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Eisenstein, Hester, 2008 May 21

 Part of Collection
Call Number: RU 1051

Scope and Contents

Hester Eisenstein discusses her family background and how it influenced her choice of profession, touching on her undergraduate experience at Radcliffe and the differences between Yale and Harvard in the teaching of history. She recalls encounters with Hannah Gray (later Yale’s first female Provost) when Gray was on the faculty at Harvard, and with the historian, Mary Clabaugh Wright, who was the first woman to be tenured in Yale College. She speaks at length about the challenge of being one of the few women graduate students in the History Department, and her relationship with such Yale historians as Robin Winks, Stanley Mellon, John Blum and C. Vann Woodward. A lengthy account is given of the prevailing culture of Yale in general and the history department in particular, and how research in France (and subsequently the arrival of co-education in 1969 and the events surrounding May Day, 1970) enabled her, as a young faculty member, to articulate her growing socialist and feminist consciousness in her teaching practice as well as in her intellectual and political engagements. Eisenstein discusses her association with African-American students like Armstead Robinson, and explores the extent to which women’s issues were part of political activism at Yale, touching on her friendship with feminist, Naomi Weisstein. She describes being on the Yale College Executive Committee during this period, considers the effect of the Yale tenure system on young faculty, and speculates on why she was denied tenure. She recalls how Elga Wasserman was instrumental in her being hired by Barnard College to run its new experimental college. Her first encounter with the contemporary feminist movement is described, together with her role in pioneering a feminist curriculum at Barnard, where she developed the Women’s Studies program in association with feminist historians like Anne Kar Baxter. She recalls the first The Scholar and The Feminist Conference and the first National Women’s Studies Association conference in 1977. In the context of her experience as a senior civil servant in Australia, she explores the term “femocrat” and the role of feminism in Australian public policy in the 1980s. Her interview concludes with a critique of contemporary American academic feminism and the future of Women’s Studies in the context of 21st century globalization.


  • 2008 May 21

Conditions Governing Access

Permission to access must be obtained from interviewee until January 1, 2040.

Conditions Governing Use

Permission to cite or quote must be obtained from interviewee until January 1, 2040.

Language of Materials

From the Collection: English

Biographical / Historical

Hester Eisenstein was born October 14, 1940, in New York City into an upper middle class, intellectual, Jewish family. In 1961 she graduated from Radcliffe College with a B.A. (magna cum laude). The following year she earned a M.A. from Yale, where she also took her Ph.D. (in 1967). She won the Mary Cady Tew prize for the best first year graduate student in 1961. She taught history at Yale from 1966-1970, as an instructor for the first two years and subsequently as an assistant professor.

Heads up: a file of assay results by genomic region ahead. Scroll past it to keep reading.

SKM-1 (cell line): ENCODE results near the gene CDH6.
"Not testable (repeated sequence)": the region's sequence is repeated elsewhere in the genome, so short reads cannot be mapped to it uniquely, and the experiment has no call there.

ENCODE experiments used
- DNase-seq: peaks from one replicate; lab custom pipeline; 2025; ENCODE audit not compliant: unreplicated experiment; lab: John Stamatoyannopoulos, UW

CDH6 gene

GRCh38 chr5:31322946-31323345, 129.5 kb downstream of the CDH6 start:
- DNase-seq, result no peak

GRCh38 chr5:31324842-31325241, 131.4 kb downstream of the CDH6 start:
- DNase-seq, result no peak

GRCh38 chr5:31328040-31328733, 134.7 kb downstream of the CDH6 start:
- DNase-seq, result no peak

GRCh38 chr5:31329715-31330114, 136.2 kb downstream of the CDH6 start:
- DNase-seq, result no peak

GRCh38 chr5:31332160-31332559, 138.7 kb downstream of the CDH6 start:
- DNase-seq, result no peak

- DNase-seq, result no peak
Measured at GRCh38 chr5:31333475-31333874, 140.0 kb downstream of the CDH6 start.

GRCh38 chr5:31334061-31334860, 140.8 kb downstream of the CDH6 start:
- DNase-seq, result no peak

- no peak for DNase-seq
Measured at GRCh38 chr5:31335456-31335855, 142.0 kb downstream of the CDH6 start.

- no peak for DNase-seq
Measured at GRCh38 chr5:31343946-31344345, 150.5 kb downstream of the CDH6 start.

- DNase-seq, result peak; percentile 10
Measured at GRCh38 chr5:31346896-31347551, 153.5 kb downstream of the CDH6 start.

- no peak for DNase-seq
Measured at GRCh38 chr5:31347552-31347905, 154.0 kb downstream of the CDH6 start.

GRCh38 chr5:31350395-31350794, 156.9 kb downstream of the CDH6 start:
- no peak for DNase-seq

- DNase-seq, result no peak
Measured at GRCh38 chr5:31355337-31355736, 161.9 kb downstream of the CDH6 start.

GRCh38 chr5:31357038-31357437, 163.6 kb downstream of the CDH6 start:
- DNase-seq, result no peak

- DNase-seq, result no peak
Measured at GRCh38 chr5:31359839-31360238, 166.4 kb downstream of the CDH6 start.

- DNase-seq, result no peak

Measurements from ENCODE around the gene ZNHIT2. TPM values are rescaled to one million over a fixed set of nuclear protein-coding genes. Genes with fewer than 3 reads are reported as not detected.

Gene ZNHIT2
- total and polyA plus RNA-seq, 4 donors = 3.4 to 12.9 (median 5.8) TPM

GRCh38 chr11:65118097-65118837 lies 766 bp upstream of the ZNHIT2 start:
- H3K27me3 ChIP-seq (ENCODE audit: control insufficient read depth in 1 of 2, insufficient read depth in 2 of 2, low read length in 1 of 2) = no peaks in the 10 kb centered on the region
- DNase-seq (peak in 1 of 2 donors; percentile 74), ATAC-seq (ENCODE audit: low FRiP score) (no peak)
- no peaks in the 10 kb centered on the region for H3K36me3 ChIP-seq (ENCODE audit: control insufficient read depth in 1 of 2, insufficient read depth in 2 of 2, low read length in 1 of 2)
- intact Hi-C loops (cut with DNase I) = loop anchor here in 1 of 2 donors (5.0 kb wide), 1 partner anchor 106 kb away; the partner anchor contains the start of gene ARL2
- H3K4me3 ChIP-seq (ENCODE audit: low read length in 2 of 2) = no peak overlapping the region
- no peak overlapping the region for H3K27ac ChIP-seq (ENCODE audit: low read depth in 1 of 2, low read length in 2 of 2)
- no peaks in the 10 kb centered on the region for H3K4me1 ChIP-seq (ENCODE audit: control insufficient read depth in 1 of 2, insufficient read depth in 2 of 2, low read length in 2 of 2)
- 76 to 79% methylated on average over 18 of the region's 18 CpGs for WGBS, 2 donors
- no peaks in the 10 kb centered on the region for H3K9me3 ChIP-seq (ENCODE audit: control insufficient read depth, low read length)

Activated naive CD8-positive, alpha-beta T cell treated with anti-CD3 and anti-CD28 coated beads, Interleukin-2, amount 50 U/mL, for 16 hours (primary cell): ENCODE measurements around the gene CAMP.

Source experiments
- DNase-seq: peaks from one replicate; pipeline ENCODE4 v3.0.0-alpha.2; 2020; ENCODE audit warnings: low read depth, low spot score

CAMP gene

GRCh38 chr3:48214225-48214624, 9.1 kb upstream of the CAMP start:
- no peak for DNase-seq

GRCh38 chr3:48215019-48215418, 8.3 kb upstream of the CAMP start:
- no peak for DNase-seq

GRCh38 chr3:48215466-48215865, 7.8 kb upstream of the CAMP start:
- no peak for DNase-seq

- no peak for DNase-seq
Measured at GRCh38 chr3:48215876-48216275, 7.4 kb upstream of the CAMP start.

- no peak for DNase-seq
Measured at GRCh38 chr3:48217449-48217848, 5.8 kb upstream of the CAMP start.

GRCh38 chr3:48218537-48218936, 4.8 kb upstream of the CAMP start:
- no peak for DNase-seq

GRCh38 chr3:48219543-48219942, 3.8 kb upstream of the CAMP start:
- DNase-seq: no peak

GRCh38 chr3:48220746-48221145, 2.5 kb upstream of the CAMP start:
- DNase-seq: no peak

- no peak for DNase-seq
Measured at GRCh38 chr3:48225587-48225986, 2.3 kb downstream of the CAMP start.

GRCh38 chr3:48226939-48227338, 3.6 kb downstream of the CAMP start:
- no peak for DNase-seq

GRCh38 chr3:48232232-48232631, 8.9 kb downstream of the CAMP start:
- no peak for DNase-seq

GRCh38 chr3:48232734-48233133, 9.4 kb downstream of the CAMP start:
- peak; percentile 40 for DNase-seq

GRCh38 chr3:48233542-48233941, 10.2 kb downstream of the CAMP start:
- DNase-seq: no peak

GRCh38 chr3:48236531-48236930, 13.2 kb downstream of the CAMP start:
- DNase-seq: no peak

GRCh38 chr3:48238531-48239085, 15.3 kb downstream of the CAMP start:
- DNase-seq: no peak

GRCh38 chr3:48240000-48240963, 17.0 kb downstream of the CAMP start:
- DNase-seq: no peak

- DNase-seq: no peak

After she left Yale, she was hired as Director of the Experimental College at Barnard College where (in 1975) she introduced its first course on feminist theory and (in 1977) co-founded the Women’s Studies program. In 1980, Eisenstein moved to Sydney, Australia, for personal reasons. From 1980-1988, she was a “femocrat” (a female senior civil servant), working from 1981-1985 in the Office of the Director of Equal Opportunity in Public Employment in New South Wales implementing a government-funded affirmative action program for aboriginal Australians, immigrants and women. During 1985-1988 she was chief education officer in the Equal Employment Opportunity Unit at the Department of Education of New South Wales.

On her return to the United States she worked as an associate professor in American Studies and Women’s Studies at the State University of New York, Buffalo. From 1996-2000 she served as Director of Women’s Studies at Queens College, City University of New York, where she is a professor of Sociology.

In addition to many articles in journals and anthologies, Eisenstein’s major publications include: The Future of Difference (edited with Alice Jardine, G.K. Hall, 1980); Contemporary Feminist Thought (G.K. Hall, 1983); Gender Shock: Practicing Feminism on Two Continents (Beacon, 1991); Inside Agitators: Australian Femocrats and the State (Temple University Press, 1996), and Feminism Seduced: How Global Elites Use Women's Labor and Ideas to Exploit the World (Paradigm Books, 2009).


Former child record (uri=/repositories/12/digital_objects/129772 - title=[Preservica] ru_1051_2012-a-039_eisenstein_hester_audiorecording) was deleted from catalogue on [Fri Aug 27 12:01:30 EDT 2021] as matching Preservica null 035c54da-8bdf-4993-817d-07380a2821a6 was deleted.

Processing Information

This material was originally acquired in 2009 as a direct network transfer from Yale shared network attached storage and artificial logical AD1 forensic images were created. AD1 images were extracted in May 2020 and resulting files processed. Audio files which had been originally recorded in short sequential tracks, were merged together into a single processed master wav file with fre:ac software.


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